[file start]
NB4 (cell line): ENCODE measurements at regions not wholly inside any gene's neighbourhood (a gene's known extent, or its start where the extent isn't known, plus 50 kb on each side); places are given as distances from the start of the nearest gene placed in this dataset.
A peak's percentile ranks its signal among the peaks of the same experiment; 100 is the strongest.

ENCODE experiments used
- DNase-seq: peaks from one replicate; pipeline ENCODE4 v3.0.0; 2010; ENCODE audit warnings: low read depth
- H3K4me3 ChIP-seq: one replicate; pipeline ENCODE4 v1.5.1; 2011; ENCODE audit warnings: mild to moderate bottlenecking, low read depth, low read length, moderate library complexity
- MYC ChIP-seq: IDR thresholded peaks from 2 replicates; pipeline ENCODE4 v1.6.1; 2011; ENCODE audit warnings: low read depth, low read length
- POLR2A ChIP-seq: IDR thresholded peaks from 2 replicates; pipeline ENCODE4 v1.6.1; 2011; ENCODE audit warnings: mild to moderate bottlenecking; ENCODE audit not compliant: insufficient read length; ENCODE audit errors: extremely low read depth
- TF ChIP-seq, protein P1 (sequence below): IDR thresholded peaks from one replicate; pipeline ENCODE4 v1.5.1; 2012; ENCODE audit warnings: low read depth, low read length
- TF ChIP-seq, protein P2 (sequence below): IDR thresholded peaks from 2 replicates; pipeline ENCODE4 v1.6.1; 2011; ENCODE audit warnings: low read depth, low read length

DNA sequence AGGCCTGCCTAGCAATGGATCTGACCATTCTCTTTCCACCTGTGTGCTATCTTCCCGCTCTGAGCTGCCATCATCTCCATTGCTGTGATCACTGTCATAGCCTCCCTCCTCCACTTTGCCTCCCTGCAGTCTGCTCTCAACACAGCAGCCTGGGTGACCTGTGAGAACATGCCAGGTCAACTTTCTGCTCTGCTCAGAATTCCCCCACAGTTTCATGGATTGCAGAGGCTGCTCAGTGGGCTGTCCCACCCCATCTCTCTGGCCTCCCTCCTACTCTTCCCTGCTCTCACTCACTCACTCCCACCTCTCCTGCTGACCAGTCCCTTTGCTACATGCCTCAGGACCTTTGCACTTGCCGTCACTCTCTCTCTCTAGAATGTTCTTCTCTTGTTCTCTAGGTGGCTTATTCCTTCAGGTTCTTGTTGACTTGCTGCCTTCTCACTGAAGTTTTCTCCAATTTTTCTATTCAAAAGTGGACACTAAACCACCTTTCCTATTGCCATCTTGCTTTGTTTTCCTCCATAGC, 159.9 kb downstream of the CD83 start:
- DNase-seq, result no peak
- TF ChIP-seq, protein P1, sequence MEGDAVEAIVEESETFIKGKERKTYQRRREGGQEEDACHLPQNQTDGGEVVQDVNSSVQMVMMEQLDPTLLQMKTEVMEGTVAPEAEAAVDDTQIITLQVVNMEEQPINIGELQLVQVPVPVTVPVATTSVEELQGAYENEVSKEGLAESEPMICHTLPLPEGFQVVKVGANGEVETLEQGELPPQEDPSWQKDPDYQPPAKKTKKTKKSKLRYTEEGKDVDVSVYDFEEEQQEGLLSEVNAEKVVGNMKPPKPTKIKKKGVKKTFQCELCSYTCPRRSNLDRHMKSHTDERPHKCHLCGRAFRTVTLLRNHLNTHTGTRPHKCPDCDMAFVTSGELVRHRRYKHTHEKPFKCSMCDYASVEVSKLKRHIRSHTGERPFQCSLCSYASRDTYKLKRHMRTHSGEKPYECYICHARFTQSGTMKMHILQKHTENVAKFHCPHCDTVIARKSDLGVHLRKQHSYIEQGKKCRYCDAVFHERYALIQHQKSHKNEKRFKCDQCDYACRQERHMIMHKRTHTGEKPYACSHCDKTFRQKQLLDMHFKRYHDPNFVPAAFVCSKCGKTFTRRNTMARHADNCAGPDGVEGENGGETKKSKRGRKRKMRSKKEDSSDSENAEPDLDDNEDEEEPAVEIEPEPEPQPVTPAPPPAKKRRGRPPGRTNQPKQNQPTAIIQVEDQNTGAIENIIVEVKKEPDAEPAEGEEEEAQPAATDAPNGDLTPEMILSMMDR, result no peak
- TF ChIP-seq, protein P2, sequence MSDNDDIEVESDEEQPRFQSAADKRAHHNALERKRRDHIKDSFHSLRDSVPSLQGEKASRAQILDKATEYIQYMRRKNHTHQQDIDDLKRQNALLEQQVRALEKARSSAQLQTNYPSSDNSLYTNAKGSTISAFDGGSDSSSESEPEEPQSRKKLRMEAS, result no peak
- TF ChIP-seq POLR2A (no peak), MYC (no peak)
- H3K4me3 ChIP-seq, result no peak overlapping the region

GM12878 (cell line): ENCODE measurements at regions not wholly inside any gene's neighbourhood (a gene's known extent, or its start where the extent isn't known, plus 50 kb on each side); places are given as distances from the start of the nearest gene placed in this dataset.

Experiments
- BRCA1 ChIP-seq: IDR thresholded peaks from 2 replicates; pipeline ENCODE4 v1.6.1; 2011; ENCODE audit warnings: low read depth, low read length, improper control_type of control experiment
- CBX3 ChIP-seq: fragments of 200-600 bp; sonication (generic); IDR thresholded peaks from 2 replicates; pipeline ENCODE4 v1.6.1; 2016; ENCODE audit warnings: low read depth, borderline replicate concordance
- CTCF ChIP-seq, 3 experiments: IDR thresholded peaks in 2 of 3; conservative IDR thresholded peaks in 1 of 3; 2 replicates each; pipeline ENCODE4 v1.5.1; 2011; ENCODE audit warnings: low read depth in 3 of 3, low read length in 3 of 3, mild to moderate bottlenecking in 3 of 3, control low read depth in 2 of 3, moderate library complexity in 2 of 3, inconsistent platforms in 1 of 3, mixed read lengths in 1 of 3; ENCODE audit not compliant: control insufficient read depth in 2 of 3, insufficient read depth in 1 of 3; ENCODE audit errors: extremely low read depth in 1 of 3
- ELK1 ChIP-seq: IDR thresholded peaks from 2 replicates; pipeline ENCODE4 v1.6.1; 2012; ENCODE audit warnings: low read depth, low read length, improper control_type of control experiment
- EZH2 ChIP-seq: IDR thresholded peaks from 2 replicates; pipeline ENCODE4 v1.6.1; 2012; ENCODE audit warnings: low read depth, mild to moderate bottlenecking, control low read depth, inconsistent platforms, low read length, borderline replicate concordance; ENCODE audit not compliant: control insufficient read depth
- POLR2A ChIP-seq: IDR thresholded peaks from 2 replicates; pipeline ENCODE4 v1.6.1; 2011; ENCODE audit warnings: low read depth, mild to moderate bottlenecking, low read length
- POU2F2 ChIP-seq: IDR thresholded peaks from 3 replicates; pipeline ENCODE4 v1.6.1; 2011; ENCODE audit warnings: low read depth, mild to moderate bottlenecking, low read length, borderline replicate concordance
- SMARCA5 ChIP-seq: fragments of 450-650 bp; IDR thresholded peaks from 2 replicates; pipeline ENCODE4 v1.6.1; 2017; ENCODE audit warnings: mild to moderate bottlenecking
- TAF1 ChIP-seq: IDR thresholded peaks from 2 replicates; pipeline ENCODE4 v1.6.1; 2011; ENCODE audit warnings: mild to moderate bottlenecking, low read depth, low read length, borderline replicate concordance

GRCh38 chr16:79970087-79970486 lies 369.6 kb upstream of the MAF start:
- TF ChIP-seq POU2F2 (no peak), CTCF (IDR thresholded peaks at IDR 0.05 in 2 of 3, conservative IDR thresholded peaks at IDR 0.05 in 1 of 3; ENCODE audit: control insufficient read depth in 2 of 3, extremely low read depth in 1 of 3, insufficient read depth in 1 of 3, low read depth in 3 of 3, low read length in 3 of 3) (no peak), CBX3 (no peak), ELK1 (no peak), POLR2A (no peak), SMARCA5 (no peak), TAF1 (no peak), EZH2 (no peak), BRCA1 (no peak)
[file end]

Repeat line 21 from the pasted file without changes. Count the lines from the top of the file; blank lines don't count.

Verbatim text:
- ELK1 ChIP-seq: IDR thresholded peaks from 2 replicates; pipeline ENCODE4 v1.6.1; 2012; ENCODE audit warnings: low read depth, low read length, improper control_type of control experiment